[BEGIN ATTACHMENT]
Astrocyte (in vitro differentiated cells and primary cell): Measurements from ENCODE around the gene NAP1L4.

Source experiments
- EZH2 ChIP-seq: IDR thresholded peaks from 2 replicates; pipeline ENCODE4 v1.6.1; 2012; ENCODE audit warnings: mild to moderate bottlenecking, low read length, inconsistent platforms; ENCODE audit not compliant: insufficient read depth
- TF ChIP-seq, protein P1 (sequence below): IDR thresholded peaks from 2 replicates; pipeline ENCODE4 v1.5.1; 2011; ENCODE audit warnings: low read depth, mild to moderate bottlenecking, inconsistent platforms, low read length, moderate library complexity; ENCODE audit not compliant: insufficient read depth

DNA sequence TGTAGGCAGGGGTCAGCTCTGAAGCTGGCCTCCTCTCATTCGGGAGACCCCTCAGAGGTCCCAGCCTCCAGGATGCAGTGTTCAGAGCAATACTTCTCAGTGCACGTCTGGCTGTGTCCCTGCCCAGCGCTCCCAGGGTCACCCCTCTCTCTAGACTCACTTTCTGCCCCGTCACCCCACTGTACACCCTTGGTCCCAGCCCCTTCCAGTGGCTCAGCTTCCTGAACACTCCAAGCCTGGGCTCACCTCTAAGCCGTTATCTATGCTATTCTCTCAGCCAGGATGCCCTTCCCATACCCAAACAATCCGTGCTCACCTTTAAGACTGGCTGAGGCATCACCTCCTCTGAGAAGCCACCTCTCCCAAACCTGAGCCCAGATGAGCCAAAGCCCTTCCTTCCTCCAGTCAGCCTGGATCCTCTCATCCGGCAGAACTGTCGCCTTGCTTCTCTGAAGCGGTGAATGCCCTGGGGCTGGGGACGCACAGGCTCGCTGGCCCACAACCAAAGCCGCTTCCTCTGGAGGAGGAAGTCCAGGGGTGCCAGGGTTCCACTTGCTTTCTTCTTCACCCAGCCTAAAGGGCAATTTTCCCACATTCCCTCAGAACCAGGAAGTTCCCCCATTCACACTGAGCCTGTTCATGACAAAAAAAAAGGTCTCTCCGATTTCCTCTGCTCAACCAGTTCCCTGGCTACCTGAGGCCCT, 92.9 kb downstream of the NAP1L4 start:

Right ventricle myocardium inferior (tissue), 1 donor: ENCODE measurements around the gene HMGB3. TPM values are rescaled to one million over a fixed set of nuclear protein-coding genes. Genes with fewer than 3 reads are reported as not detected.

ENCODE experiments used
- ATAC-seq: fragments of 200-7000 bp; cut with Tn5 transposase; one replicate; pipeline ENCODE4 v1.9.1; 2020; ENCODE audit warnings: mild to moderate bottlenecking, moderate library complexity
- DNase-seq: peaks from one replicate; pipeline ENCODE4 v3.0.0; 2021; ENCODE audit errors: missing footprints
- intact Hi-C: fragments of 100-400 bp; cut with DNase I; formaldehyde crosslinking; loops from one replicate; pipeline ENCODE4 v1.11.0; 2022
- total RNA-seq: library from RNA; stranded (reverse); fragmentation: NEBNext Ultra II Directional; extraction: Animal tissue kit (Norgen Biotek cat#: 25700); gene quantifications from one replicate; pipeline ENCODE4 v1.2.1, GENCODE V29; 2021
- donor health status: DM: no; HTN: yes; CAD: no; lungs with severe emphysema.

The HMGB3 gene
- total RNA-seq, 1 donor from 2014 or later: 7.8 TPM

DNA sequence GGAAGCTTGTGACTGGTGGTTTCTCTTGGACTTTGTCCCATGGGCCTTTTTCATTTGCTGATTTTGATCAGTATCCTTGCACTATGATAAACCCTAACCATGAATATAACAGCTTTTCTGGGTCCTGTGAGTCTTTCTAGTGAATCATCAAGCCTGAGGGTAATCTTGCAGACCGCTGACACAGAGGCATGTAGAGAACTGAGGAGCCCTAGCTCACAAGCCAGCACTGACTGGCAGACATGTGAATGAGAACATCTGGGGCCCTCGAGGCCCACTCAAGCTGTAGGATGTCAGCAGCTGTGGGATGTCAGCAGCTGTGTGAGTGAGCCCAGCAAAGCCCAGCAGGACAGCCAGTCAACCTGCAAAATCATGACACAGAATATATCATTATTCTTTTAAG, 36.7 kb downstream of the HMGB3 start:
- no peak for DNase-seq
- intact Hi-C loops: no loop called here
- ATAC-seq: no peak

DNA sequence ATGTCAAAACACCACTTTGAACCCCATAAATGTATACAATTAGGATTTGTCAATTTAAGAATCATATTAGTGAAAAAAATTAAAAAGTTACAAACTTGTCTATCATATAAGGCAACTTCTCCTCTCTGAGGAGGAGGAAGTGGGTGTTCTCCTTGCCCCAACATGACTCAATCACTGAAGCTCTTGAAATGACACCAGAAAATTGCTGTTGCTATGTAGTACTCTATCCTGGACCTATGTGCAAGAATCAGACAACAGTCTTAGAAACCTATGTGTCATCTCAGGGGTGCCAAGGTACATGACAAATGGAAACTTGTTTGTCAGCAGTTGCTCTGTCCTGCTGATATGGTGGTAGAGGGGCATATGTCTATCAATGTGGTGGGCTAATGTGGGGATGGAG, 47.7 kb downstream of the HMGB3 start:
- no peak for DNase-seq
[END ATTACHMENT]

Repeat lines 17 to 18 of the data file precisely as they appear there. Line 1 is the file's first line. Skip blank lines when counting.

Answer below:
- intact Hi-C loops: no loop called here
- ATAC-seq: no peak